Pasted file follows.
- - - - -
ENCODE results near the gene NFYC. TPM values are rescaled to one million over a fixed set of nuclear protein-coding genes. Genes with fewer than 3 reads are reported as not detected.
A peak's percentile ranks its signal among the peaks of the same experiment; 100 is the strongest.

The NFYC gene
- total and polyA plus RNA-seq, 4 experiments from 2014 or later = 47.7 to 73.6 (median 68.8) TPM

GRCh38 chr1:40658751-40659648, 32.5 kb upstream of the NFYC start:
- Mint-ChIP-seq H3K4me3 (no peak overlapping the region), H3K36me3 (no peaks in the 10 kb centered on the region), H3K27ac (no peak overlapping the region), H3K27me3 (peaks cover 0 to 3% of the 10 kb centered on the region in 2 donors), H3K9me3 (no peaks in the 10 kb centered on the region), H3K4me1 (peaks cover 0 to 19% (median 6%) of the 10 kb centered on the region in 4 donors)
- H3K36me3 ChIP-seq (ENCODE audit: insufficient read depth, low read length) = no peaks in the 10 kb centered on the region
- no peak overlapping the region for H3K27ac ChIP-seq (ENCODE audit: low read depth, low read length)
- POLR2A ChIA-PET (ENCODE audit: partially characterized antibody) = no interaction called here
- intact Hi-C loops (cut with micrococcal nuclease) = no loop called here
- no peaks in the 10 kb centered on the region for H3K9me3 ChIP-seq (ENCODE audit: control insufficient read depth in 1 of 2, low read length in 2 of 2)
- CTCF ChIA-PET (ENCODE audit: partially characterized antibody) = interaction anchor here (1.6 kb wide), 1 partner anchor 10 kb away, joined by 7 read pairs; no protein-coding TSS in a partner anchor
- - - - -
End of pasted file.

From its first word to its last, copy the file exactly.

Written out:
ENCODE results near the gene NFYC. TPM values are rescaled to one million over a fixed set of nuclear protein-coding genes. Genes with fewer than 3 reads are reported as not detected.
A peak's percentile ranks its signal among the peaks of the same experiment; 100 is the strongest.

The NFYC gene
- total and polyA plus RNA-seq, 4 experiments from 2014 or later = 47.7 to 73.6 (median 68.8) TPM

GRCh38 chr1:40658751-40659648, 32.5 kb upstream of the NFYC start:
- Mint-ChIP-seq H3K4me3 (no peak overlapping the region), H3K36me3 (no peaks in the 10 kb centered on the region), H3K27ac (no peak overlapping the region), H3K27me3 (peaks cover 0 to 3% of the 10 kb centered on the region in 2 donors), H3K9me3 (no peaks in the 10 kb centered on the region), H3K4me1 (peaks cover 0 to 19% (median 6%) of the 10 kb centered on the region in 4 donors)
- H3K36me3 ChIP-seq (ENCODE audit: insufficient read depth, low read length) = no peaks in the 10 kb centered on the region
- no peak overlapping the region for H3K27ac ChIP-seq (ENCODE audit: low read depth, low read length)
- POLR2A ChIA-PET (ENCODE audit: partially characterized antibody) = no interaction called here
- intact Hi-C loops (cut with micrococcal nuclease) = no loop called here
- no peaks in the 10 kb centered on the region for H3K9me3 ChIP-seq (ENCODE audit: control insufficient read depth in 1 of 2, low read length in 2 of 2)
- CTCF ChIA-PET (ENCODE audit: partially characterized antibody) = interaction anchor here (1.6 kb wide), 1 partner anchor 10 kb away, joined by 7 read pairs; no protein-coding TSS in a partner anchor